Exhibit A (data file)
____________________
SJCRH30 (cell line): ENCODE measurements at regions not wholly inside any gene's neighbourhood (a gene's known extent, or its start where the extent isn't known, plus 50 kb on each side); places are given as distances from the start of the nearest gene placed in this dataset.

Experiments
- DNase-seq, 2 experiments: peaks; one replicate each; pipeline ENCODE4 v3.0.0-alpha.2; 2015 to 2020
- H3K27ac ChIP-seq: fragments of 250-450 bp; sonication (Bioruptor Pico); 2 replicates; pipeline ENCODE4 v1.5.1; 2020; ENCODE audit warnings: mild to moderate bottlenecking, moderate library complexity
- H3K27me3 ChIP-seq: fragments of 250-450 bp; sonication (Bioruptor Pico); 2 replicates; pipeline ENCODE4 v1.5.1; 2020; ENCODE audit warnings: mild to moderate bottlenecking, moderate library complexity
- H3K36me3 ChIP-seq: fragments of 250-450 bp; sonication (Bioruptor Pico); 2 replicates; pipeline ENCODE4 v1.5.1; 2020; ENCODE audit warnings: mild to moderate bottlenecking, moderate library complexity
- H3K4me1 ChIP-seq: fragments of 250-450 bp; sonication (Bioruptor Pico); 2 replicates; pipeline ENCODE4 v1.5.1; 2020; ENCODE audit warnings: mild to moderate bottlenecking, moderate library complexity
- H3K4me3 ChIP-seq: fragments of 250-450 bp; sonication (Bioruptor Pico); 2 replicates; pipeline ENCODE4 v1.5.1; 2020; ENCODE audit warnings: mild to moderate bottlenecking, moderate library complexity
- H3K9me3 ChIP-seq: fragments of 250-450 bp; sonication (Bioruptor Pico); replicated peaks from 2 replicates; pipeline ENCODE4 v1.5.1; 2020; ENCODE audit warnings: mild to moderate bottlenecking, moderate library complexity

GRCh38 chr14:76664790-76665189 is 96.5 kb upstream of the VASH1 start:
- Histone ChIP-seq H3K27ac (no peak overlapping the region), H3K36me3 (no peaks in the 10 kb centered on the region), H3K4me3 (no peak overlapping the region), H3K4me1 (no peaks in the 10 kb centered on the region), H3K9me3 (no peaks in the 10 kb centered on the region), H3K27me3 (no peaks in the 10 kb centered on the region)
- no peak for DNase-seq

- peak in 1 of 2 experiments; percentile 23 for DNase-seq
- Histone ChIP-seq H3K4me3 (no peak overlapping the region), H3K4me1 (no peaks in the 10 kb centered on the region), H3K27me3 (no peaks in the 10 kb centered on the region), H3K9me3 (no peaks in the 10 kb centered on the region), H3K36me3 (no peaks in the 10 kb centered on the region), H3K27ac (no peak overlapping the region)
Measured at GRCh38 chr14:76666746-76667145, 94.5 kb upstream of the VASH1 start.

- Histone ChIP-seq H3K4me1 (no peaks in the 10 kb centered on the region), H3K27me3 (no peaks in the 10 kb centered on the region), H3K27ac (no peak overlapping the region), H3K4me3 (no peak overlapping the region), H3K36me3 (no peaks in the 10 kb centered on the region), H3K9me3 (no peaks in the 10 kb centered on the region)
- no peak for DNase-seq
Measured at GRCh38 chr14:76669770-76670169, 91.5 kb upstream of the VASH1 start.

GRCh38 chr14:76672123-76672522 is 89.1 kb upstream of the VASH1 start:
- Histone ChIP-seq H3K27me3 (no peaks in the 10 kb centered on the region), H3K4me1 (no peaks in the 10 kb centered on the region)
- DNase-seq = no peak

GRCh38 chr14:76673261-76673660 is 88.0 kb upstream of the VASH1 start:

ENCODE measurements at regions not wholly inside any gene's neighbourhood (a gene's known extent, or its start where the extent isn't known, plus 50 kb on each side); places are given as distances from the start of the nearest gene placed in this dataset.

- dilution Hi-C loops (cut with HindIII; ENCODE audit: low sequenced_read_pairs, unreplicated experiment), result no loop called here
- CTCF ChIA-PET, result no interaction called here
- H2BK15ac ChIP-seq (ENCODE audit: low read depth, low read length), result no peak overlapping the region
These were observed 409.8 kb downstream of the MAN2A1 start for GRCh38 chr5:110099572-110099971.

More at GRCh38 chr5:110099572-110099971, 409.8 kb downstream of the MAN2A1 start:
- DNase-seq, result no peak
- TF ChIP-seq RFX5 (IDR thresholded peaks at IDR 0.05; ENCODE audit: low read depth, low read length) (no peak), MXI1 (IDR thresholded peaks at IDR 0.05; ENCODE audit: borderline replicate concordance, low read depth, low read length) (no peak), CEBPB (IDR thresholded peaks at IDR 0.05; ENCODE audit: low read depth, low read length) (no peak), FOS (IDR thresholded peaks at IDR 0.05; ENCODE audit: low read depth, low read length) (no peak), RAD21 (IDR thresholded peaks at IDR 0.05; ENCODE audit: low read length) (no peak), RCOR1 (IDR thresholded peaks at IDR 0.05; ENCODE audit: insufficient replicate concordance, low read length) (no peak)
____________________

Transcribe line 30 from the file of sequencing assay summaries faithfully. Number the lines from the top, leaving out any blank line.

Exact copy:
- TF ChIP-seq RFX5 (IDR thresholded peaks at IDR 0.05; ENCODE audit: low read depth, low read length) (no peak), MXI1 (IDR thresholded peaks at IDR 0.05; ENCODE audit: borderline replicate concordance, low read depth, low read length) (no peak), CEBPB (IDR thresholded peaks at IDR 0.05; ENCODE audit: low read depth, low read length) (no peak), FOS (IDR thresholded peaks at IDR 0.05; ENCODE audit: low read depth, low read length) (no peak), RAD21 (IDR thresholded peaks at IDR 0.05; ENCODE audit: low read length) (no peak), RCOR1 (IDR thresholded peaks at IDR 0.05; ENCODE audit: insufficient replicate concordance, low read length) (no peak)